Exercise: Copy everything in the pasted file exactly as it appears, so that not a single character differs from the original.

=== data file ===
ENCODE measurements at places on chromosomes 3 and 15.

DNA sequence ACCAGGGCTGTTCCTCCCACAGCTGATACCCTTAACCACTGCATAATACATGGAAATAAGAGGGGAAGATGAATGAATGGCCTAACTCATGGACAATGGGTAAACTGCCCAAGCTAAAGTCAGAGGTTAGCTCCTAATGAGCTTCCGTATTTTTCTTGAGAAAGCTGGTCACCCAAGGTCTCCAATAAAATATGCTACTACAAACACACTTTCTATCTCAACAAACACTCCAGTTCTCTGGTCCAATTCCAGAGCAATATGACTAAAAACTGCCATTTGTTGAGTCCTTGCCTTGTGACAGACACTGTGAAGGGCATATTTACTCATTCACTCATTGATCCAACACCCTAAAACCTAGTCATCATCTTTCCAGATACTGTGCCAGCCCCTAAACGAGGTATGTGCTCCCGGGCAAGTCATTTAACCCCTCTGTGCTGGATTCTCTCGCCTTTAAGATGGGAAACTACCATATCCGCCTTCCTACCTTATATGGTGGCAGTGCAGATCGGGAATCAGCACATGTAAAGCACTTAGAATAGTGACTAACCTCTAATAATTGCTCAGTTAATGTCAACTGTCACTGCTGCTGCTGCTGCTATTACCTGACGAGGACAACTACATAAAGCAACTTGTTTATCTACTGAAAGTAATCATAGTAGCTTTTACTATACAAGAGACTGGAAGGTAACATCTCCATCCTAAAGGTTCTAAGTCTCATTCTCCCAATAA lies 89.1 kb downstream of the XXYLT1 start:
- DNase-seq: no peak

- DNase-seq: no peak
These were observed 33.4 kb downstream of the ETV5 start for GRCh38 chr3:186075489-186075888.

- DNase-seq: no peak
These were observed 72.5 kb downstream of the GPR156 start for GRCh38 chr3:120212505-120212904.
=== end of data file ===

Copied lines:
ENCODE measurements at places on chromosomes 3 and 15.

DNA sequence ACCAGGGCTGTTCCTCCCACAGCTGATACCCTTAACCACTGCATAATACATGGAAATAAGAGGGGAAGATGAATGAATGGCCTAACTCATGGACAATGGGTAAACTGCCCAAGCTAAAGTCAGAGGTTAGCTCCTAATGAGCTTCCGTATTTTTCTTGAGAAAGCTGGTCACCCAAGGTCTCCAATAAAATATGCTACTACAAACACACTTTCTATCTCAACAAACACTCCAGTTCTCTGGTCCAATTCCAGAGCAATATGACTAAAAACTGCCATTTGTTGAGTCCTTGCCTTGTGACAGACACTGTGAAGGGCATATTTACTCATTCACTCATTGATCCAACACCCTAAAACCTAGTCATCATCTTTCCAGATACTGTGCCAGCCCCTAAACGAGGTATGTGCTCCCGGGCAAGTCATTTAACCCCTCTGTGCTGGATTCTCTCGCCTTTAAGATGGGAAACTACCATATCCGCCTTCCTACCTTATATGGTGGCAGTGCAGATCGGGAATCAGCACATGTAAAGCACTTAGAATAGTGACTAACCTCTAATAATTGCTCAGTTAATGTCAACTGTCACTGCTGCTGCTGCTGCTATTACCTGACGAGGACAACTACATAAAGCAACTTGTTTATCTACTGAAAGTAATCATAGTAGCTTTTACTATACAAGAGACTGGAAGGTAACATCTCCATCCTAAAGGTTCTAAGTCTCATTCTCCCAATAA lies 89.1 kb downstream of the XXYLT1 start:
- DNase-seq: no peak

- DNase-seq: no peak
These were observed 33.4 kb downstream of the ETV5 start for GRCh38 chr3:186075489-186075888.

- DNase-seq: no peak
These were observed 72.5 kb downstream of the GPR156 start for GRCh38 chr3:120212505-120212904.